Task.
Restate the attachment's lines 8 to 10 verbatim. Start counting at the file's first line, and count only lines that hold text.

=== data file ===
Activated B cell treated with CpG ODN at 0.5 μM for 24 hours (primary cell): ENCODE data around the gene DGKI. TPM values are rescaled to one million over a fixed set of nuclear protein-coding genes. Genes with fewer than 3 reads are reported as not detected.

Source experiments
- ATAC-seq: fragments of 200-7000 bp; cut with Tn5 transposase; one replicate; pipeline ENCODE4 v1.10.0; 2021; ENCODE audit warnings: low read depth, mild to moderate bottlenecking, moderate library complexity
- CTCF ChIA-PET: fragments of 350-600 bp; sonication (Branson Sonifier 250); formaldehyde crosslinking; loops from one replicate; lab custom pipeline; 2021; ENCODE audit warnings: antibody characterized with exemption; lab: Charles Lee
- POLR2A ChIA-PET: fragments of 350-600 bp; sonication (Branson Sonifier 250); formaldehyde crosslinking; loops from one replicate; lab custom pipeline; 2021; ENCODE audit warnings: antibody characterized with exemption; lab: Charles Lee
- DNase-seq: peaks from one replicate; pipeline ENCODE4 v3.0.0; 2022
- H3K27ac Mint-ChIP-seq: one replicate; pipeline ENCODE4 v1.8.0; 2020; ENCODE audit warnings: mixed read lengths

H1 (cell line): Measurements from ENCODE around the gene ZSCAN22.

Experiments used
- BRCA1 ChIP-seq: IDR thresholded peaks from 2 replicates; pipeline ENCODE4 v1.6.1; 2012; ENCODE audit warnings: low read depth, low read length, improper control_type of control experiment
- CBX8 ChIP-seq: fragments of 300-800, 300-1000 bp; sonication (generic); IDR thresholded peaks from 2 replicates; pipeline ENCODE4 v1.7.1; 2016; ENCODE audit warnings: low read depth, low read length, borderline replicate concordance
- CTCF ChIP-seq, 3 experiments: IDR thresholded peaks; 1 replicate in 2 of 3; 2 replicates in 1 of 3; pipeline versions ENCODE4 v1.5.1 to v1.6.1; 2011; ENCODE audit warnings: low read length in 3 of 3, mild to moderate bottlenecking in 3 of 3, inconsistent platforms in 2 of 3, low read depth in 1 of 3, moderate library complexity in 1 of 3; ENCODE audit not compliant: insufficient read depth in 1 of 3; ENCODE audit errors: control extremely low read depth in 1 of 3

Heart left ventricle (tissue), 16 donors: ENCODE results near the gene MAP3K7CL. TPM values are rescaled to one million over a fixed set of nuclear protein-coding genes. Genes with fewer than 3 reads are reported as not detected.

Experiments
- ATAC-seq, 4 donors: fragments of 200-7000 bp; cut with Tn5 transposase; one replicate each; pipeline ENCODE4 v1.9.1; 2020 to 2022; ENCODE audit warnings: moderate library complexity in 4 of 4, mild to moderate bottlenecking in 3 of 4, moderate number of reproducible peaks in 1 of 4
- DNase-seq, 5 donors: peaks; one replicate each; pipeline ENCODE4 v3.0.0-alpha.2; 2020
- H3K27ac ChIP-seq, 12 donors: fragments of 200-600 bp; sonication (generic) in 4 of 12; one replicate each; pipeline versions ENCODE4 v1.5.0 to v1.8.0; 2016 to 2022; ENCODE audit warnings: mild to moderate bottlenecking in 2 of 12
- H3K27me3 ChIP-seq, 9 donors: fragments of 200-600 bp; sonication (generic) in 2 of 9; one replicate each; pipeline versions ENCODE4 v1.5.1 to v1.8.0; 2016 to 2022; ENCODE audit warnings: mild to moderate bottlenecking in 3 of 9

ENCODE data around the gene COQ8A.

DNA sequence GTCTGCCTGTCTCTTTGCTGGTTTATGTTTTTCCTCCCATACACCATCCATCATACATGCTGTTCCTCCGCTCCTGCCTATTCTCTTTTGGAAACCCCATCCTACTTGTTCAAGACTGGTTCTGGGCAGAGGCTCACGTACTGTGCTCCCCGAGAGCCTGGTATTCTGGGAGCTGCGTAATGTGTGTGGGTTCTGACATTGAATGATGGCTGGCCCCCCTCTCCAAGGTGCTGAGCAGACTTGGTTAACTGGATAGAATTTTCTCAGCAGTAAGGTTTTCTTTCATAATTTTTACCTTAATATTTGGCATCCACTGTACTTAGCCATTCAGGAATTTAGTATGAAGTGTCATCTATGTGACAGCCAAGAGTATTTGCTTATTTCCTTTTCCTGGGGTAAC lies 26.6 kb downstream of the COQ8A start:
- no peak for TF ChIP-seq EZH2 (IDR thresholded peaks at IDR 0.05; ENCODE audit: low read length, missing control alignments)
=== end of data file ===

H1 (cell line): Measurements from ENCODE around the gene ZSCAN22.

Experiments used
- BRCA1 ChIP-seq: IDR thresholded peaks from 2 replicates; pipeline ENCODE4 v1.6.1; 2012; ENCODE audit warnings: low read depth, low read length, improper control_type of control experiment